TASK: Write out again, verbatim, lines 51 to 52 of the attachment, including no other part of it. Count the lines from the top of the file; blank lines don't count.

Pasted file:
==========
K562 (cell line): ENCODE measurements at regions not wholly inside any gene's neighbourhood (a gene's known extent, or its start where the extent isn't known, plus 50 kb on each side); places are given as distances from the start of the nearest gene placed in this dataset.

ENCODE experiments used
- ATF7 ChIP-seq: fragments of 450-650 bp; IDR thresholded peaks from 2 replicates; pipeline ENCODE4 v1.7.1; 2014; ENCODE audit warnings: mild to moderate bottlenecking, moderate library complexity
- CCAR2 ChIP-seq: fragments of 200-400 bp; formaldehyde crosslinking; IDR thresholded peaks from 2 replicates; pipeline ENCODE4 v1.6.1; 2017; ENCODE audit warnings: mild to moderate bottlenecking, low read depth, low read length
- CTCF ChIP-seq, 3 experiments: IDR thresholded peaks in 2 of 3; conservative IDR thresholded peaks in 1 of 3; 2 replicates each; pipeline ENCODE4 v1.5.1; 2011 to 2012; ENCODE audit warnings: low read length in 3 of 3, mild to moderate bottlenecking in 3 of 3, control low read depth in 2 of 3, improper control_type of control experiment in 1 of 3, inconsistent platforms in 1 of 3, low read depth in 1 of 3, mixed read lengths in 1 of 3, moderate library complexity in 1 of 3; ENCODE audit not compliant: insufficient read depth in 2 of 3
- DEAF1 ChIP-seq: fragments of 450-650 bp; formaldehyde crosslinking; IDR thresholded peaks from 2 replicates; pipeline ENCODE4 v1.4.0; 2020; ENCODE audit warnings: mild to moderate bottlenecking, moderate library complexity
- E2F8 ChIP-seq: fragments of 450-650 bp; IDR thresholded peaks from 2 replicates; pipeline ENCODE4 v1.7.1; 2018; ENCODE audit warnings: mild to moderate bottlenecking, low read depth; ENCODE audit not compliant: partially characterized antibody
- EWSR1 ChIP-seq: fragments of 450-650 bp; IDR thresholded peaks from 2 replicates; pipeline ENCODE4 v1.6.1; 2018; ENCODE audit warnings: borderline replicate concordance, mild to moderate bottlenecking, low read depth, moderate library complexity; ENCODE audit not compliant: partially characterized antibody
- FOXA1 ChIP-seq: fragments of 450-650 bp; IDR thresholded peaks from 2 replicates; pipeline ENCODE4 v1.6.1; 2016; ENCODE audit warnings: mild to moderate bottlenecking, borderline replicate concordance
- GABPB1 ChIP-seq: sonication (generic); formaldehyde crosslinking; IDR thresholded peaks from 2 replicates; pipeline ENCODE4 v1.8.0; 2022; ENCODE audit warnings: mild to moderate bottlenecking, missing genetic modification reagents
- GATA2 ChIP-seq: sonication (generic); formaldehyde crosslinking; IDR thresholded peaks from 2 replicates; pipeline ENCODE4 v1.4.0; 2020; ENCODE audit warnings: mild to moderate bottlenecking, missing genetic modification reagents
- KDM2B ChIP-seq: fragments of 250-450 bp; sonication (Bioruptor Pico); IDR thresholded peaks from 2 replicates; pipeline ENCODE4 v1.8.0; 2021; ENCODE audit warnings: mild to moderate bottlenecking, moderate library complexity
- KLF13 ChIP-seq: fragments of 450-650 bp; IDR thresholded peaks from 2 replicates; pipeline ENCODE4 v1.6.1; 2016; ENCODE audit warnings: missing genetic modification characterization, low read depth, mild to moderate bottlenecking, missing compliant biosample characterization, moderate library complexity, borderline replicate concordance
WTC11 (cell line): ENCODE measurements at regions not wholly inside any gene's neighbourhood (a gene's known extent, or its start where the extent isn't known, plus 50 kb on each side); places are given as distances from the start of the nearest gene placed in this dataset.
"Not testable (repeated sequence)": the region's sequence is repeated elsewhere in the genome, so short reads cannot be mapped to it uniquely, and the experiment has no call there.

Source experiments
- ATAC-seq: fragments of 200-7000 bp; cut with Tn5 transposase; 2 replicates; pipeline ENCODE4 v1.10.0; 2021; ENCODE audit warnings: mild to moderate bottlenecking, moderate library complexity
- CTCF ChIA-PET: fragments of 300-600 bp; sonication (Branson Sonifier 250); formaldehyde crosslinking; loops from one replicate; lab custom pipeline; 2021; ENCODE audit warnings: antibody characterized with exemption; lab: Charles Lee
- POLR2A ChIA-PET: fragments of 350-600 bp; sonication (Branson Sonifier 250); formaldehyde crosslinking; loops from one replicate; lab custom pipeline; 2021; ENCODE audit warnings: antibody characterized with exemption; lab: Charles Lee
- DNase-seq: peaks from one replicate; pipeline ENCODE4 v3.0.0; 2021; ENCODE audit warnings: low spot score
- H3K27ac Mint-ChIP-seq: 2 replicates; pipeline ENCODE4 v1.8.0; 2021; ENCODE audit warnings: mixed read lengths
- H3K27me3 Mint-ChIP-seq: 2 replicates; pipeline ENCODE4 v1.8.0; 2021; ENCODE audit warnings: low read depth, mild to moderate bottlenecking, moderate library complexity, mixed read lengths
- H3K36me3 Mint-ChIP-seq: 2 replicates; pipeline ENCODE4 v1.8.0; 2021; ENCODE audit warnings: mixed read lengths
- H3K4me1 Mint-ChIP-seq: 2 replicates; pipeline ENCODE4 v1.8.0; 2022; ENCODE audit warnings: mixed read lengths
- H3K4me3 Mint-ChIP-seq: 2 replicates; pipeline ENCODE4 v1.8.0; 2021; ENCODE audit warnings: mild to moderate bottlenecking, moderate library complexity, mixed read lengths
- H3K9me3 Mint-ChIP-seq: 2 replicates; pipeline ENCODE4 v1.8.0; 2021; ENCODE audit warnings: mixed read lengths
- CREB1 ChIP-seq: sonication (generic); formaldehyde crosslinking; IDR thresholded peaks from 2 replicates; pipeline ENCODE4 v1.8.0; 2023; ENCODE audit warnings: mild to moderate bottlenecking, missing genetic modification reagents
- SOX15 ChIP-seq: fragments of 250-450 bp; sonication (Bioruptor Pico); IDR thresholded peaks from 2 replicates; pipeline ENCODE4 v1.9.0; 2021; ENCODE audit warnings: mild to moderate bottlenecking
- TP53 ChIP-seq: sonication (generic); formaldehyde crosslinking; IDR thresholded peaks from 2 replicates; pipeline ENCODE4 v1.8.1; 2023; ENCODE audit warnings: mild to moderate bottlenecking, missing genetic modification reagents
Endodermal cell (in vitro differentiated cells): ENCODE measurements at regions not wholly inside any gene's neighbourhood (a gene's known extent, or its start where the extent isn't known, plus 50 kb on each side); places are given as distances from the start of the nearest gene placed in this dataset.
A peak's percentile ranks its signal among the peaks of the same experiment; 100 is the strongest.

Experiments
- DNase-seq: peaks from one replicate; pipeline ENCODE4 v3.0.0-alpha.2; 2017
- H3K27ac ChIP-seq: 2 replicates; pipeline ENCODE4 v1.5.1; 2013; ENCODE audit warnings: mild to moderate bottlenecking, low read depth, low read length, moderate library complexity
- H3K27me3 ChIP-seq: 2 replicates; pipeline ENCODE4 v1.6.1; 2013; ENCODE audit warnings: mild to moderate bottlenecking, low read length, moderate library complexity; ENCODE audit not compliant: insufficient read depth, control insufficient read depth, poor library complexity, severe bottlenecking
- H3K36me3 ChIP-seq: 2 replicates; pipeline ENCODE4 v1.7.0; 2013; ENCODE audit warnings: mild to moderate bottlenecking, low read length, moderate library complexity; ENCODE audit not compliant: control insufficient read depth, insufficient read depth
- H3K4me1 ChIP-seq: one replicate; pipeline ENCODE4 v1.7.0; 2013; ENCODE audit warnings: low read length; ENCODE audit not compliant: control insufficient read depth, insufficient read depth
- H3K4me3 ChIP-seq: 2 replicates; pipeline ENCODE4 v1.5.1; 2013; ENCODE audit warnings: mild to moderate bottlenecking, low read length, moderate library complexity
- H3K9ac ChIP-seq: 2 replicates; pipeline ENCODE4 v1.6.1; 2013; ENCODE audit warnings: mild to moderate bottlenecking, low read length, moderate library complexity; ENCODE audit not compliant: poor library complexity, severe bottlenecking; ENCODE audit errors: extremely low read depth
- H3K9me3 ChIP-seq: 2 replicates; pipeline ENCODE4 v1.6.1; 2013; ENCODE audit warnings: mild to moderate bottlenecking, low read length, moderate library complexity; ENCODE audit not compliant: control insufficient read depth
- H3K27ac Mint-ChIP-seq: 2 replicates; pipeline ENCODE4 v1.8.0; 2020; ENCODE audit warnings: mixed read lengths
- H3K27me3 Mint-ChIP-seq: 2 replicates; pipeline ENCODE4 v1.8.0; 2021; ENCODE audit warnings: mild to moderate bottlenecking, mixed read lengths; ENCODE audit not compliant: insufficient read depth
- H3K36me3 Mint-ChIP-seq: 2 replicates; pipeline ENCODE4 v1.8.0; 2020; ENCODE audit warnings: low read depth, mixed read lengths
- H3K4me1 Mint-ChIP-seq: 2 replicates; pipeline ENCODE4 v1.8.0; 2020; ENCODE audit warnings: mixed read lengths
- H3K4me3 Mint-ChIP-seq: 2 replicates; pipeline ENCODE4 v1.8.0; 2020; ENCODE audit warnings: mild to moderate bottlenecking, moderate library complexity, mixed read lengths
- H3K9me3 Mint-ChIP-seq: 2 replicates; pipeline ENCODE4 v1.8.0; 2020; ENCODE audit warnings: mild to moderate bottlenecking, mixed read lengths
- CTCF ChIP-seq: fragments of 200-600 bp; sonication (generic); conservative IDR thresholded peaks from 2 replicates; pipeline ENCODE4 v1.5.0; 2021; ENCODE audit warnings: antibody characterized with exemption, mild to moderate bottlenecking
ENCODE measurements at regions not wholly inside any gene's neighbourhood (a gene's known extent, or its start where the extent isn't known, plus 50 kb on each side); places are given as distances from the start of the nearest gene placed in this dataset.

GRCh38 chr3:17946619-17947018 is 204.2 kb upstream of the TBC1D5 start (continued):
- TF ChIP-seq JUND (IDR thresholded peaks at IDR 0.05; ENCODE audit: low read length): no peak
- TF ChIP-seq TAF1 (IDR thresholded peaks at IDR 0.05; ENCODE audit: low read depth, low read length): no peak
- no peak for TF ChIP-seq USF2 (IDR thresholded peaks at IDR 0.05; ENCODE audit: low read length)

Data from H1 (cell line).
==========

- TF ChIP-seq TAF1 (IDR thresholded peaks at IDR 0.05; ENCODE audit: low read depth, low read length): no peak
- no peak for TF ChIP-seq USF2 (IDR thresholded peaks at IDR 0.05; ENCODE audit: low read length)